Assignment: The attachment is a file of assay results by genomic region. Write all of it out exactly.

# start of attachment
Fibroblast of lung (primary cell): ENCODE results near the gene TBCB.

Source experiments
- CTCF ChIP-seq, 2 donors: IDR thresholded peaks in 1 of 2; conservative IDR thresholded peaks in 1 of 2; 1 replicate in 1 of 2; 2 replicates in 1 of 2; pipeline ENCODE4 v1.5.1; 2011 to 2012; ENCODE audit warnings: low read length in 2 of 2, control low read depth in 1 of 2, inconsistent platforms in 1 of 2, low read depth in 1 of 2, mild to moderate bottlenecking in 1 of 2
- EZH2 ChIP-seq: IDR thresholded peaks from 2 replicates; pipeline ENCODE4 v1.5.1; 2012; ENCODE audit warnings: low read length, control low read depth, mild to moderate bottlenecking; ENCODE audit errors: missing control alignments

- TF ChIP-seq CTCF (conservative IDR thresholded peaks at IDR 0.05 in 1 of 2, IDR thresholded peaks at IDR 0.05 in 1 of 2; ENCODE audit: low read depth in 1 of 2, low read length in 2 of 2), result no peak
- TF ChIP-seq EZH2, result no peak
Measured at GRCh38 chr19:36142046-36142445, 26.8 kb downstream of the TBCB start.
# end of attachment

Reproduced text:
Fibroblast of lung (primary cell): ENCODE results near the gene TBCB.

Source experiments
- CTCF ChIP-seq, 2 donors: IDR thresholded peaks in 1 of 2; conservative IDR thresholded peaks in 1 of 2; 1 replicate in 1 of 2; 2 replicates in 1 of 2; pipeline ENCODE4 v1.5.1; 2011 to 2012; ENCODE audit warnings: low read length in 2 of 2, control low read depth in 1 of 2, inconsistent platforms in 1 of 2, low read depth in 1 of 2, mild to moderate bottlenecking in 1 of 2
- EZH2 ChIP-seq: IDR thresholded peaks from 2 replicates; pipeline ENCODE4 v1.5.1; 2012; ENCODE audit warnings: low read length, control low read depth, mild to moderate bottlenecking; ENCODE audit errors: missing control alignments

- TF ChIP-seq CTCF (conservative IDR thresholded peaks at IDR 0.05 in 1 of 2, IDR thresholded peaks at IDR 0.05 in 1 of 2; ENCODE audit: low read depth in 1 of 2, low read length in 2 of 2), result no peak
- TF ChIP-seq EZH2, result no peak
Measured at GRCh38 chr19:36142046-36142445, 26.8 kb downstream of the TBCB start.